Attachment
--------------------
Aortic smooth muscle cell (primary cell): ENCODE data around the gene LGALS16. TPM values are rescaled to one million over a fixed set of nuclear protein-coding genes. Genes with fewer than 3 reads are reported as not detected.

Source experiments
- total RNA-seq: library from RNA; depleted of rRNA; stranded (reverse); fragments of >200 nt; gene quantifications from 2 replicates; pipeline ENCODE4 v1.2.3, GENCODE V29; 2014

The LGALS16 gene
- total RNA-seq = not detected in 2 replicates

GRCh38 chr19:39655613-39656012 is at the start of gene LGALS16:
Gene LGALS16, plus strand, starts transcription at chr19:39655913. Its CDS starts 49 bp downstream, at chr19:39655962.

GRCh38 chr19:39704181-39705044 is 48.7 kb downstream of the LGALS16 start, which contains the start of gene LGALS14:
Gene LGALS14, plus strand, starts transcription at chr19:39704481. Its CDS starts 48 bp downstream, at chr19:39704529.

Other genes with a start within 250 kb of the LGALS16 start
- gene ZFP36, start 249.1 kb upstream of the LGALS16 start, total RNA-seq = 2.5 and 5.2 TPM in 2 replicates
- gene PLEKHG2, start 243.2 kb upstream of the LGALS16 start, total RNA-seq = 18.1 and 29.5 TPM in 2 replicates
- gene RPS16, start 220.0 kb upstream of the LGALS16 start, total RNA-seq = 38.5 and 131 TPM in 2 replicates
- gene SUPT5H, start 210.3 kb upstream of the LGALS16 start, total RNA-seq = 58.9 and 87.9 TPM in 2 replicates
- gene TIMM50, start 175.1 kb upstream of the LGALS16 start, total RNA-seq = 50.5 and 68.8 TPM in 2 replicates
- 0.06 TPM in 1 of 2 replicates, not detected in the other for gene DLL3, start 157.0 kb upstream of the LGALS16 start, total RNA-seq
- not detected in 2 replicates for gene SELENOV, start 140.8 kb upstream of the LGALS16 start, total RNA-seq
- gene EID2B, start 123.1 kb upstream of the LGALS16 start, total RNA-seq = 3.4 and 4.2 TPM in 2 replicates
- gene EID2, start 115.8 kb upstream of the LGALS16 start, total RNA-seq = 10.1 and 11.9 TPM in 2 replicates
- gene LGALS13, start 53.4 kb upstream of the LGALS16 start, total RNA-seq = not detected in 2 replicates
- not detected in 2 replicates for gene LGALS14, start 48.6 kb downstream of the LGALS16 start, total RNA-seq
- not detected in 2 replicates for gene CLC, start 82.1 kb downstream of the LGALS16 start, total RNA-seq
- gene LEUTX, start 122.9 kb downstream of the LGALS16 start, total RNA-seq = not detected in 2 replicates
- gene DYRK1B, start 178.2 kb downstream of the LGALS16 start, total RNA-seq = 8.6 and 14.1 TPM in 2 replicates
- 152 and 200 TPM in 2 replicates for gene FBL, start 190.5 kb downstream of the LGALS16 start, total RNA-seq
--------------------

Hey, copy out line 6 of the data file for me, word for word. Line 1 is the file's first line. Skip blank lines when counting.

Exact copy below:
GRCh38 chr19:39655613-39656012 is at the start of gene LGALS16: